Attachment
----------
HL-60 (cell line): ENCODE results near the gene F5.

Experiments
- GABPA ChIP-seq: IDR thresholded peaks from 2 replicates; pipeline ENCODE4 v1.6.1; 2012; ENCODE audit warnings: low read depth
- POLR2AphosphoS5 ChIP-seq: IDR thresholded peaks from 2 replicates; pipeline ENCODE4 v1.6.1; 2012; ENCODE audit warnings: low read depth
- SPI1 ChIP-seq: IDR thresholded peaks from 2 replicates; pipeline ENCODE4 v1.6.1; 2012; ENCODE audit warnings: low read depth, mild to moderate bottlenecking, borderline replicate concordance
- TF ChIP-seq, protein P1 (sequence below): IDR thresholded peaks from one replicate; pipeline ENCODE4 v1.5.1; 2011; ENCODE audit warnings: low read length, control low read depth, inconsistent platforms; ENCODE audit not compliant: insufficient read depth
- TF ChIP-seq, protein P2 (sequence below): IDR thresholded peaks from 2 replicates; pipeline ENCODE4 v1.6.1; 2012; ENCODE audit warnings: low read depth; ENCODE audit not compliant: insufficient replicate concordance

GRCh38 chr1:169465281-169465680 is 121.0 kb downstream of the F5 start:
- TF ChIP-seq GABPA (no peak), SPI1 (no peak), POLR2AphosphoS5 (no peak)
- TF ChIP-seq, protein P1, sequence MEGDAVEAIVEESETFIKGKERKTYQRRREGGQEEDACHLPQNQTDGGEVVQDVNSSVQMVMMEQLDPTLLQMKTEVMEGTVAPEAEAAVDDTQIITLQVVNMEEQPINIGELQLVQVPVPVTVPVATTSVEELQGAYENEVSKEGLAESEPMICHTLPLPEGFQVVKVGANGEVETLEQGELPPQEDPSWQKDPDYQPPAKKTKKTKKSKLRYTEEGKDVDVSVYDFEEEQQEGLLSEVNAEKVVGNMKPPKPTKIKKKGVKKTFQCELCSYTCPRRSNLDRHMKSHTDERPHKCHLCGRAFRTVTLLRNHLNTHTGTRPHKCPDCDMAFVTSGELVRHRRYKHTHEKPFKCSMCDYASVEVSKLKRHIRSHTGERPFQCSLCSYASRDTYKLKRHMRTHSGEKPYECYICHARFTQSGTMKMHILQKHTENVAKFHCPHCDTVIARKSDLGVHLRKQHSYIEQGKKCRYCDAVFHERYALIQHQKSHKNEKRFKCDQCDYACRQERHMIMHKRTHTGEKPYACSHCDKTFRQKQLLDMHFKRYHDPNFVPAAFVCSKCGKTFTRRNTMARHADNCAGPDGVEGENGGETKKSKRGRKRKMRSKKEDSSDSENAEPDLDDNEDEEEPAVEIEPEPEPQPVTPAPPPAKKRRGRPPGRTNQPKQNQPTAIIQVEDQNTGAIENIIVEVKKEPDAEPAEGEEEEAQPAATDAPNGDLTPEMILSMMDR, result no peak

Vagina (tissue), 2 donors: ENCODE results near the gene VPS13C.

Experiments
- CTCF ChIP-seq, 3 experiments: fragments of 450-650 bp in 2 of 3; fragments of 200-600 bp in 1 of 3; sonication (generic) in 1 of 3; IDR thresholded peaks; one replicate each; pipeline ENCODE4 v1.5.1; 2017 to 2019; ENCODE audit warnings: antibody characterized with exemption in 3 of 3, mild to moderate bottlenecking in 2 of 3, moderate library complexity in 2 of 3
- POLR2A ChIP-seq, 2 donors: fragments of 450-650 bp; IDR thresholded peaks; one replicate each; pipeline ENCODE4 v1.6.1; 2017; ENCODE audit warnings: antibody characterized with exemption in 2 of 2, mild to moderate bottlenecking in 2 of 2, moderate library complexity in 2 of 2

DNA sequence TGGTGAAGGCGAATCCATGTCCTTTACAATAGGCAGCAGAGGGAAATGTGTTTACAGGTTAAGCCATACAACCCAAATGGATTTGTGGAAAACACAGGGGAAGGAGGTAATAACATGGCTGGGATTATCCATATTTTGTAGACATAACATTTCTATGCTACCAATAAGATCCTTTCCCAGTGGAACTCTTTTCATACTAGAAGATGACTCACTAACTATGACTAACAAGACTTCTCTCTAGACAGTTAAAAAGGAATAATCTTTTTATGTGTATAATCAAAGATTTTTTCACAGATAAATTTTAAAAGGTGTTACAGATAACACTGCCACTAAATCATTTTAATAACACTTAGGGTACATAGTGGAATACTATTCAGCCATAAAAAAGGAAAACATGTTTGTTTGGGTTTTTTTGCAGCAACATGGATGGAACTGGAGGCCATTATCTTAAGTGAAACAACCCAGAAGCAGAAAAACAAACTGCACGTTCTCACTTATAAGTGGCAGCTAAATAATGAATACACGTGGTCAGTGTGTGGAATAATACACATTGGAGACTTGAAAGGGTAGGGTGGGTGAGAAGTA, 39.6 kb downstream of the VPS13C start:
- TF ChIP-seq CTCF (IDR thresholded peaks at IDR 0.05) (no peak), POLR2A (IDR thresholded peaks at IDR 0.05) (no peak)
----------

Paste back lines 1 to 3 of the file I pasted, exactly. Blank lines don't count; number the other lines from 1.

HL-60 (cell line): ENCODE results near the gene F5.

Experiments
- GABPA ChIP-seq: IDR thresholded peaks from 2 replicates; pipeline ENCODE4 v1.6.1; 2012; ENCODE audit warnings: low read depth